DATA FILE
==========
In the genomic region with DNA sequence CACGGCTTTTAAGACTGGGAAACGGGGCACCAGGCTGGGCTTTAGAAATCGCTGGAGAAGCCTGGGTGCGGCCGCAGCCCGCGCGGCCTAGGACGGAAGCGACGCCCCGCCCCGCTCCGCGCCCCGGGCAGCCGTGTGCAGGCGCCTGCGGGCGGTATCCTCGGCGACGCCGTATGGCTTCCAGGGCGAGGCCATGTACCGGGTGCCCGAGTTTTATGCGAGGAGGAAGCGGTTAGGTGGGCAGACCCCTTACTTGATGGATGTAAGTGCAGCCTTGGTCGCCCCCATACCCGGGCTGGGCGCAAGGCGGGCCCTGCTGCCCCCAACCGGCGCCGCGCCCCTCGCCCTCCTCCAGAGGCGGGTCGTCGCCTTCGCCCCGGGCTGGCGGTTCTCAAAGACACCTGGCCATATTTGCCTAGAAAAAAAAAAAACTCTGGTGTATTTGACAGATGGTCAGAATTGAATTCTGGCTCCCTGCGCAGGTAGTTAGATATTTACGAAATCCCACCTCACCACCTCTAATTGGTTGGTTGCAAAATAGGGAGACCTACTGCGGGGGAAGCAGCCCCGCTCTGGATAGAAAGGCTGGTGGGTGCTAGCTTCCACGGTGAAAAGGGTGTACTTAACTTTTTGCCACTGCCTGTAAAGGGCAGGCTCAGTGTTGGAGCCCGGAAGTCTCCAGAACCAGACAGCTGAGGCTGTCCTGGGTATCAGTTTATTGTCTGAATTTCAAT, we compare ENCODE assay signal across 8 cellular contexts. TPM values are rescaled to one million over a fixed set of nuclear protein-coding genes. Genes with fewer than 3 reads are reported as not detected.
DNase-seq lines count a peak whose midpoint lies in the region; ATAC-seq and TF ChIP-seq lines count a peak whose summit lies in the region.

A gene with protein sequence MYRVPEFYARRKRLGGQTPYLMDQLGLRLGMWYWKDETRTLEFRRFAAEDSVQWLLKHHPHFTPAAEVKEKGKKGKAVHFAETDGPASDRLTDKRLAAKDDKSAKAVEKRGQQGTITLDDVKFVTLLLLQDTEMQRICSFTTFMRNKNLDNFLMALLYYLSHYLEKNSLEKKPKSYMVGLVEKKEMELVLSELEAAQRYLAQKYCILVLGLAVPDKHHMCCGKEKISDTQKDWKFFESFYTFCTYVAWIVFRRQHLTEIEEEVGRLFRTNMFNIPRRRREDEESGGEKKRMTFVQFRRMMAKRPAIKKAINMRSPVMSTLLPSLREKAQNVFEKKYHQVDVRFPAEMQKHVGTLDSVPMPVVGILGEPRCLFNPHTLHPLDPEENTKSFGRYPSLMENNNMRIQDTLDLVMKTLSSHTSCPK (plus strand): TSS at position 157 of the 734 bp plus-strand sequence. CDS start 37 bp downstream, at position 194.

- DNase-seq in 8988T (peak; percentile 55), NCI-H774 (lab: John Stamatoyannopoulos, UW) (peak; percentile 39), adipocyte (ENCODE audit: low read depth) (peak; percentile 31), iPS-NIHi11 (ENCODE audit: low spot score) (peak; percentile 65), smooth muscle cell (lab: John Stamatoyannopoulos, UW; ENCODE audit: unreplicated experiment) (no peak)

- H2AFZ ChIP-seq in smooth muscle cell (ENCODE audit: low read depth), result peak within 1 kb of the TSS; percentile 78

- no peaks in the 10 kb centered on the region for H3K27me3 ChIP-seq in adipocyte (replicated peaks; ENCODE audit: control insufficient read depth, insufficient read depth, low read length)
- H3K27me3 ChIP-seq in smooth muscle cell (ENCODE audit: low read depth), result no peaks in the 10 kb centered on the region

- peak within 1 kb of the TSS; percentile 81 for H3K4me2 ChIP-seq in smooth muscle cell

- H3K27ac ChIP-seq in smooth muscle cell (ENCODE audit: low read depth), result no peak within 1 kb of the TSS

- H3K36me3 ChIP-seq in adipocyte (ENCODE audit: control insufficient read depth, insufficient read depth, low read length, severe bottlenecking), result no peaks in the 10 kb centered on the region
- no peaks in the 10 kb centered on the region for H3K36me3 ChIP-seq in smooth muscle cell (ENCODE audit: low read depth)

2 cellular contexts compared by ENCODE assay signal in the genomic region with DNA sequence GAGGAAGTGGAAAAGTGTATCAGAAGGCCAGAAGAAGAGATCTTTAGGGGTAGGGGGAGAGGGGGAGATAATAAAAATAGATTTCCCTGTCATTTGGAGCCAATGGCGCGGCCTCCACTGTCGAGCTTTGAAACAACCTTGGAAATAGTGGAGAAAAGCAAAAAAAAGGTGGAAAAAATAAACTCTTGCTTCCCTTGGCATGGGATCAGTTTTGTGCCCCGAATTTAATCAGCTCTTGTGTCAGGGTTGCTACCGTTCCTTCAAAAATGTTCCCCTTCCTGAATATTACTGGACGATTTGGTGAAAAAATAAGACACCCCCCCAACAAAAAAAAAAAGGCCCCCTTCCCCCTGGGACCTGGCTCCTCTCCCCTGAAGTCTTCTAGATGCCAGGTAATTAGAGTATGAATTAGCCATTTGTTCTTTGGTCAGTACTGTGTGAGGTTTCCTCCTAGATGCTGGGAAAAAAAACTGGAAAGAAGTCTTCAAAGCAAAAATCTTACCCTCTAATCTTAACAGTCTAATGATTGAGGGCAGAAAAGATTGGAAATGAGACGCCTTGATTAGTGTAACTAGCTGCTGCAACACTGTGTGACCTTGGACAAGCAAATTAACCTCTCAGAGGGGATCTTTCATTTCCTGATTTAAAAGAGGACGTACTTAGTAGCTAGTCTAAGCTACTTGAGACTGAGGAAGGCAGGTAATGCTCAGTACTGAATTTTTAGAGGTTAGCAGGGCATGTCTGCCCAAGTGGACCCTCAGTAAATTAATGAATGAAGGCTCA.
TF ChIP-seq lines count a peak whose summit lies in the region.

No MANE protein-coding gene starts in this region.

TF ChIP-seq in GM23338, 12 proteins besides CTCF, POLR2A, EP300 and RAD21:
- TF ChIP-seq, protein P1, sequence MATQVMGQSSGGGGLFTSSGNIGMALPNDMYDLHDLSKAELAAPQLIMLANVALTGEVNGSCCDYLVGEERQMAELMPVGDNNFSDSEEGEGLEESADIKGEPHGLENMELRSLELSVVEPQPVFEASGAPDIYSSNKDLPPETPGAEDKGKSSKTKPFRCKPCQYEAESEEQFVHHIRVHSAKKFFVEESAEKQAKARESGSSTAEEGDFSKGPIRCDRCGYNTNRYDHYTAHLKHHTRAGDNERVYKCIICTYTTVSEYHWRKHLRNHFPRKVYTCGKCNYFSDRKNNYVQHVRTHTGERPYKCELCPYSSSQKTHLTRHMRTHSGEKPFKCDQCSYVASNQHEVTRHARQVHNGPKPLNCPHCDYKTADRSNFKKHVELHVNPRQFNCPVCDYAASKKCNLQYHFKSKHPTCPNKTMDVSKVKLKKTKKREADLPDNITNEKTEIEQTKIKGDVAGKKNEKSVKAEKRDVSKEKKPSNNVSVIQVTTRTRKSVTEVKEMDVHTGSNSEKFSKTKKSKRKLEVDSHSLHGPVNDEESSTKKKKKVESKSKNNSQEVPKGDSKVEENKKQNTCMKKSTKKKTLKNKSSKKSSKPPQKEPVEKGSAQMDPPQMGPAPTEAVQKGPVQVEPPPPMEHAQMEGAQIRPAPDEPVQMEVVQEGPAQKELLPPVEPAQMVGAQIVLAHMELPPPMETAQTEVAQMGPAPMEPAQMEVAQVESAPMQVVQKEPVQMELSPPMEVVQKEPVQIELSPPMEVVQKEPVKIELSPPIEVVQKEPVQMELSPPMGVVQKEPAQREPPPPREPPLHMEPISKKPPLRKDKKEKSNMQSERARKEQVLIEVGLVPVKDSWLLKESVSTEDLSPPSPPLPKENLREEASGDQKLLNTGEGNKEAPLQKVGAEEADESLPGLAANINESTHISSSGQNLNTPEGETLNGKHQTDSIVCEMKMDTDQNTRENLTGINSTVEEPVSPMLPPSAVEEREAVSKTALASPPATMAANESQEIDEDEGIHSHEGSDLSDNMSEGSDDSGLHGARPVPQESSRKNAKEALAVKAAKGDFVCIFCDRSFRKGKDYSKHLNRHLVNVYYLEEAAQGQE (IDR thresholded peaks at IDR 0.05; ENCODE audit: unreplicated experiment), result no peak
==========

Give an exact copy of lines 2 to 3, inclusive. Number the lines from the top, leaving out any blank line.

DNase-seq lines count a peak whose midpoint lies in the region; ATAC-seq and TF ChIP-seq lines count a peak whose summit lies in the region.

A gene with protein sequence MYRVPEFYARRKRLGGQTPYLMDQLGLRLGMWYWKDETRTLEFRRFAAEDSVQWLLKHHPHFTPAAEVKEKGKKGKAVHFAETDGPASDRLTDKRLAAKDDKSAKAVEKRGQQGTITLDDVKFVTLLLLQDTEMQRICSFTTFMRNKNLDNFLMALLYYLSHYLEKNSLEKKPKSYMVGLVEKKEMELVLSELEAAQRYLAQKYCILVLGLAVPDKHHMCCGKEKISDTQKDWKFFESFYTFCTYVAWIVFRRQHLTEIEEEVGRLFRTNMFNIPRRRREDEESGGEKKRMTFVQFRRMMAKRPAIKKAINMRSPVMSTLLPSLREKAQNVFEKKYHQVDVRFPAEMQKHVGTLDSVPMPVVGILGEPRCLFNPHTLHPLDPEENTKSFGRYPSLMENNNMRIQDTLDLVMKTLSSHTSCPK (plus strand): TSS at position 157 of the 734 bp plus-strand sequence. CDS start 37 bp downstream, at position 194.